On the Mission to MarsNow we were ready for our Mission to Mars. Our team of four assumed three different roles: Mission Control, Orbiter Crew, Commander of the Crew, and Mission Specialists (me).The Orbiter Crew was the coolest because they got to wear the big white spacesuits and helmets and were suspended by wires to repair the ship. However, I later learned that the spacesuits were very hot and repairing the spacecraft while dangling was very difficult.
My job as Mission Specialist was to control the land rover via a controller (similar to an X-Box controller) to explore Mars and not crash into anything, like a hole or a big dune. To complicate matters, I could only control it left or right. My colleague could only control it forward or backward. It was like trying to co-ordinate your right hand with someone else's left hand. For our team it was: Mission accomplwashed!
Future aspirations of the Space & Rocket CenterAccording to Dr. Deborah Barnhart, CEO and Executive Director, "The Space Camp experience cracks the cosmic egg of those who train with us, and launches them boldly toward their own future trajectory. Providing them with knowledge and personal experience needed for living and working in space gives them the tools to shape their careers and elevate their aspirations. There is no more noble or important mission for our next generation---the Mars Generation."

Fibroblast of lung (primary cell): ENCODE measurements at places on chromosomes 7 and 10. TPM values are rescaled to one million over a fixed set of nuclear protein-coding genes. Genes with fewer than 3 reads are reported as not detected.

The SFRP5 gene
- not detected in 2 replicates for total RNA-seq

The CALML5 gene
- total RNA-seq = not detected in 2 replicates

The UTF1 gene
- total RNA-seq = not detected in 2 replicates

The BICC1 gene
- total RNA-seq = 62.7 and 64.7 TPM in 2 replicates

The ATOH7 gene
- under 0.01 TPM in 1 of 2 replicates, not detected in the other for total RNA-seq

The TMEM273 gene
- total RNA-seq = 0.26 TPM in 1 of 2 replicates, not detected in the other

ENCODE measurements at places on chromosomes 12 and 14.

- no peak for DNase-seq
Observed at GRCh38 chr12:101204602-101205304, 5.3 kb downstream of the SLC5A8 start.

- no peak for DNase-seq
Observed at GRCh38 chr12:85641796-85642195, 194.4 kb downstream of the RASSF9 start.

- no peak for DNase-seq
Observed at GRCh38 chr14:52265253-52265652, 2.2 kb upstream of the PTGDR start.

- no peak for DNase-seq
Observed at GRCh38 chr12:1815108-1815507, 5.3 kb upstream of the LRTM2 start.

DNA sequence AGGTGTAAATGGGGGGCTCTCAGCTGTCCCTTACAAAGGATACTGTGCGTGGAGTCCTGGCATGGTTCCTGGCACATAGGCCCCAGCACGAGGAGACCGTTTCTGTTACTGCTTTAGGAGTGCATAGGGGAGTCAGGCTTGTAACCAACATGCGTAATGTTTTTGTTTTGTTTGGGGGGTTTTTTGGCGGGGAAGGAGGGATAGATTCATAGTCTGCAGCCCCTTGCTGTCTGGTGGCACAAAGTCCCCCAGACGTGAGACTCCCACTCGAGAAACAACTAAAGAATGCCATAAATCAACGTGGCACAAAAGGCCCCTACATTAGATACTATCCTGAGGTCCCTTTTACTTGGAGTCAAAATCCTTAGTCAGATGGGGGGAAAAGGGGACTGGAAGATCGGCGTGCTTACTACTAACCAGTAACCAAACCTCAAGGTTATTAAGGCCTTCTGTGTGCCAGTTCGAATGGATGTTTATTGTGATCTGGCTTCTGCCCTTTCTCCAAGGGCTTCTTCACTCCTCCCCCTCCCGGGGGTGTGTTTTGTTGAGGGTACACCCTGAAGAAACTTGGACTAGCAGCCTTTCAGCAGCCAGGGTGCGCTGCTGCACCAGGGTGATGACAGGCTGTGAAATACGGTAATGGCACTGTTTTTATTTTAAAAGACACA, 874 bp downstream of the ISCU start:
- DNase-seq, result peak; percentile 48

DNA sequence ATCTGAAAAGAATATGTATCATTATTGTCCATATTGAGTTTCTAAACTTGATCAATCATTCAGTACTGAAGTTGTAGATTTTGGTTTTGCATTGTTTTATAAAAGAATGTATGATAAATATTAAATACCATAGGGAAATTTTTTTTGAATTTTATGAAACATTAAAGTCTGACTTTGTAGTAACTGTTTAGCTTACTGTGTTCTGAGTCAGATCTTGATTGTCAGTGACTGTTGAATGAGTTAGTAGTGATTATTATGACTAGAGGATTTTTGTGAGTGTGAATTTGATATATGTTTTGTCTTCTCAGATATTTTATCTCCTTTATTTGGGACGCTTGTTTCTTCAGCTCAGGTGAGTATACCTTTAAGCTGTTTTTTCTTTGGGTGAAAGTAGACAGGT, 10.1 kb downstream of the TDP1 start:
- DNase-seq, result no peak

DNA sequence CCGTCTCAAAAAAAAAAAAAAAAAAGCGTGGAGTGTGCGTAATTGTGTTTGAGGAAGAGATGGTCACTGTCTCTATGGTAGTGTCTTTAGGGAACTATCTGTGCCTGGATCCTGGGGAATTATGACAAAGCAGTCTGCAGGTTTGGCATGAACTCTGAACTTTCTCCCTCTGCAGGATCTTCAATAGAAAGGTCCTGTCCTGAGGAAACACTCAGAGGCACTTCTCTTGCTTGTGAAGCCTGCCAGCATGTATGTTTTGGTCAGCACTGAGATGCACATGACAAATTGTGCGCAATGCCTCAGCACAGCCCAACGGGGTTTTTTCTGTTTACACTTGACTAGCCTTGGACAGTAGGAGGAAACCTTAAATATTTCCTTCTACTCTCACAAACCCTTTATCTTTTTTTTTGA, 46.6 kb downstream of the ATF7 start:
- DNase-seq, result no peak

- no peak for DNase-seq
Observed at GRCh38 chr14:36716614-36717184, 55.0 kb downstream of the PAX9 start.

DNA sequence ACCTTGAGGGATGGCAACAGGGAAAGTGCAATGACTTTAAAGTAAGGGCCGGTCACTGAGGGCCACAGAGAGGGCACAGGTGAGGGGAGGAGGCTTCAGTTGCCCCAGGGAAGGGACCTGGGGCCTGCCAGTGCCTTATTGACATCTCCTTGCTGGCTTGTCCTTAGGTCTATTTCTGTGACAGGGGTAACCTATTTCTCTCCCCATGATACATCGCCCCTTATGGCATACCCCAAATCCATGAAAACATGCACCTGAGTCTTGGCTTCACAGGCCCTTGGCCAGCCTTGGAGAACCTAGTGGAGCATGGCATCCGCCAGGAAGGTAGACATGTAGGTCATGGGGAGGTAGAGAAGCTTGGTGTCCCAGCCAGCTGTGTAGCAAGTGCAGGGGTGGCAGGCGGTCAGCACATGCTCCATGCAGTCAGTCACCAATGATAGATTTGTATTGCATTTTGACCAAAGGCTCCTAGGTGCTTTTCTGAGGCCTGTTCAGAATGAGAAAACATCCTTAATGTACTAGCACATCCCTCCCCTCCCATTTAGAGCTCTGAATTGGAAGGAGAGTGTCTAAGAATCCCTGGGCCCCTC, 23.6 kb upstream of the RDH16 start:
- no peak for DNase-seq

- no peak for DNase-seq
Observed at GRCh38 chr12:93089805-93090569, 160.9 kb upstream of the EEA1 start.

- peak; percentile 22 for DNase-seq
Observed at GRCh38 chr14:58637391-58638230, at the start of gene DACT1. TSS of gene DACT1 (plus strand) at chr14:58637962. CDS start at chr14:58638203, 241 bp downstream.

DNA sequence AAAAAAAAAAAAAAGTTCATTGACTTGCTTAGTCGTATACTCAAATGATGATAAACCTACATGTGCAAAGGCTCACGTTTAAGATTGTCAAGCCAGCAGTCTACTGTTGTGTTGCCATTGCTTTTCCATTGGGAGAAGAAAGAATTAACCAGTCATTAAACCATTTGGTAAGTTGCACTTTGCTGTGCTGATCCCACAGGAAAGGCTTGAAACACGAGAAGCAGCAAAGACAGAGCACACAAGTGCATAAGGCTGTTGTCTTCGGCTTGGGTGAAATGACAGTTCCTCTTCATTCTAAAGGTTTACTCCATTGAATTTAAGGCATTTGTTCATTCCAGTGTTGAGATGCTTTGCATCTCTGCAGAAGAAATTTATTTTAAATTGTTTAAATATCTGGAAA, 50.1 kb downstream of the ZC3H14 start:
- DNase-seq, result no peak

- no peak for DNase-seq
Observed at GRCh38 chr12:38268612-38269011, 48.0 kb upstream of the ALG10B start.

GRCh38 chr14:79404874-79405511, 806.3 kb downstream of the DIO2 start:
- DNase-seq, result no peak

Anyone of any age can go to Space Camp and anyone can be an astronaut--just apply!
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Award winning journalist, Karen Hamlin is a native New Englander who moved south to Florida and now lives near Washington DC. Karen specializes in dropping into new situations and taking the reader along for the ride. First prize winner of the 2003 and 2004 North American Travel Journalists Association competition, Karen's peripatetic travels have taken her through most of Europe, the Caribbean, the South Pacific, China and the Middle East. Karen is a member of the North American Travel Journalists Association, International Travel Writers Alliance, and Washington Independent Writers. Now a veteran world traveler, she writes for national and regional magazines.
Photos courtesy of U.S. Space & Rocket Center